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Re^4: [OT] Installing g++ compiler on ubuntu-12.04LTS

by syphilis (Chancellor)
on Sep 20, 2013 at 02:19 UTC ( #1054933=note: print w/replies, xml ) Need Help??

in reply to Re^3: [OT] Installing g++ compiler on ubuntu-12.04LTS
in thread [OT] Installing g++ compiler on ubuntu-12.04LTS

Let me know what you find out regarding the g++ install

Turns out it was just a problem I had been having with 'update' for a while. Some of the downloads would fail with "Encountered a section with no Package: header" or various other errors.

According to what I had googled, the solution that should have worked was:
sudo rm /var/lib/apt/lists/* -vf sudo apt-get update
But that always resulted in the same (or similar) failures during sudo apt-get update.
Today, after running that 'rm' command, I took a look to see what was in /var/lib/apt/lists, and there was a 'partial' directory, which I renamed to 'partial_hidden'.
Then, when I ran the sudo apt-get update it all went smoothly and I was subsequently able to run sudo apt-get install g++.

And Inline-CPP-0.45 now builds fine on the ubuntu box.

The problem on the debian box is a little different. On that box, I can run gcc in either 32-bit mode or 64-bit mode (-m32 or -m64).
But I can run g++ only in 32-bit mode. If I attempt to run it in 64-bit mode (g++ -m64) I'm told that the only exisitng libstdc++ it can find is incompatible.

So ... I figure I need to find out how to install the 64-bit libstdc++.
I've had a bit of a google around, but haven't yet found out how to do that.

Geez ... and people call MS Windows arcane !!

(Btw, Inline-CPP-0.45 builds and tests fine on the 32-bit perl on that deb box.)


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Re^5: [OT] Installing g++ compiler on ubuntu-12.04LTS
by davido (Archbishop) on Sep 20, 2013 at 04:12 UTC

    I do recall a few times were apt-get gets out of whack and needs some manual cleanup before it will proceed with trouble-free installs. It doesn't matter what's being installed; if apt-get's database (if you can call it that) is messed up, nothing works right until it's reset.

    Your explanation of the 32/64 bit libstdc++ issue might be a good catch. I think that the FAILs I see could be related to the same issue you're seeing on the deb box. It seems possible some people have 64 bit Perl builds, and only a 32-bit libstdc++. That's at least as good an explanation as I can come up with; I know Inline::CPP works on run-of-the-mill Linux systems. And there seems to be no obvious trend in the FAIL reports.

    If you do figure that aspect out, let me know how you fixed it. I might start a TROUBLESHOOTING section in Inline::CPP's POD for such issues.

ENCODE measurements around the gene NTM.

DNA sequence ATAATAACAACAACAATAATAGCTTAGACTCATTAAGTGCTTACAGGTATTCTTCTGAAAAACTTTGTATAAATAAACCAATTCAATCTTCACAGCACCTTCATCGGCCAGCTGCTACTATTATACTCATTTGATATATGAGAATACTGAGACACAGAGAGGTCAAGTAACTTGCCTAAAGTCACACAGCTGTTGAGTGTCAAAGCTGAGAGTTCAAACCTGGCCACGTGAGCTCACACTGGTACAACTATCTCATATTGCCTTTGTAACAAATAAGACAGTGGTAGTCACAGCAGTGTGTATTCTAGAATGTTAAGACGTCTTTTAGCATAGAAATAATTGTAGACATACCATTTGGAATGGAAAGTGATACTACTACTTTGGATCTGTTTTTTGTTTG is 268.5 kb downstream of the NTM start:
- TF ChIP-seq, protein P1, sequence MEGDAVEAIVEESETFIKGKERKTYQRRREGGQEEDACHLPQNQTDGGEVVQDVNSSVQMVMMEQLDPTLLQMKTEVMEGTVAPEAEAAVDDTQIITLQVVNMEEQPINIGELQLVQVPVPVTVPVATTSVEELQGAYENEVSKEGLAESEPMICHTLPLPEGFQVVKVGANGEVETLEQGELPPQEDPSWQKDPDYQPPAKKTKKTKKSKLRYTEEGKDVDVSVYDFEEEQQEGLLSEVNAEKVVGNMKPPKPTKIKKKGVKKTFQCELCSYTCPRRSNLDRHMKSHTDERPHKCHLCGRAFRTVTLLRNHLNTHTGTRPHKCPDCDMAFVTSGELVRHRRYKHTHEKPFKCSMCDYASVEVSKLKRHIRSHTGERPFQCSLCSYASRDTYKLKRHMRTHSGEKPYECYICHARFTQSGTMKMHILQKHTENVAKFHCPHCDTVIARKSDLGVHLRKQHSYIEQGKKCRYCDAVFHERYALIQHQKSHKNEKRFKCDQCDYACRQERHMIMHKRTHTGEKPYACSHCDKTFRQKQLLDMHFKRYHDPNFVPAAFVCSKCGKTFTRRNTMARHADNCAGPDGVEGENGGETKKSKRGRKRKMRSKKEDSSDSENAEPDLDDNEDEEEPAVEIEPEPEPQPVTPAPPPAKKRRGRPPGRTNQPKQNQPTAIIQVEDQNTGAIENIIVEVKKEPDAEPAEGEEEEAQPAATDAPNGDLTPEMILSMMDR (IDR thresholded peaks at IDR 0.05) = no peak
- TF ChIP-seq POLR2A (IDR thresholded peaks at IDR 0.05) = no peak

Now for my Windows jab; I once somehow got the Windows installer service's database wonky. I think a .NET upgrade failed partway through back when I was doing some MSVC++ work. It hung the system, and required a restart. From that point on, I wasn't able to install or upgrade anything, and couldn't find anything online to explain what needed to happen. Even rolling back to an earlier restore point didn't resolve the problem. Ultimately I had to restore the system to its factory-fresh state. Now that I think back on it, fixing apt-get turned out to be a much simpler process. ;)


      once somehow got the Windows installer service's database wonky.

      This would have fixed the problem. (Probably :)

      With the rise and rise of 'Social' network sites: 'Computers are making people easier to use everyday'
      Examine what is said, not who speaks -- Silence betokens consent -- Love the truth but pardon error.
      "Science is about questioning the status quo. Questioning authority".
      In the absence of evidence, opinion is indistinguishable from prejudice.
      It seems possible some people have 64 bit Perl builds, and only a 32-bit libstdc++

      That does indeed seem possible. And if the test executable (that the Makefile.PL runs) fails to build, then the assumption is made that iostream is unavailable.
      But, of course, that is not necessarily so. It could also be that the failure has occurred because there is no libstdc++ for the g++ compiler that has been chosen.

      I suggest the Makefile.PL could first run this test script:
      int main(void) { return 0; }
      AFAICT, if that test script builds ok, then you know a suitable libstdc++ for the chosen g++ compiler has been found.
      Once it is established that libstdc++ has been found, *then* you do the test to determine whether iostream is present.

      As you know, just because there's a suitable libstdc++ for the chosen compiler doesn't necessarily mean that's the right g++ compiler for that build of perl.
      But knowing that there's at least a libstdc++ for the compiler that was chosen might help narrow things down for you.

      Still trying to find something that tells me how to run g++ in 64-bit mode on my deb box :-(


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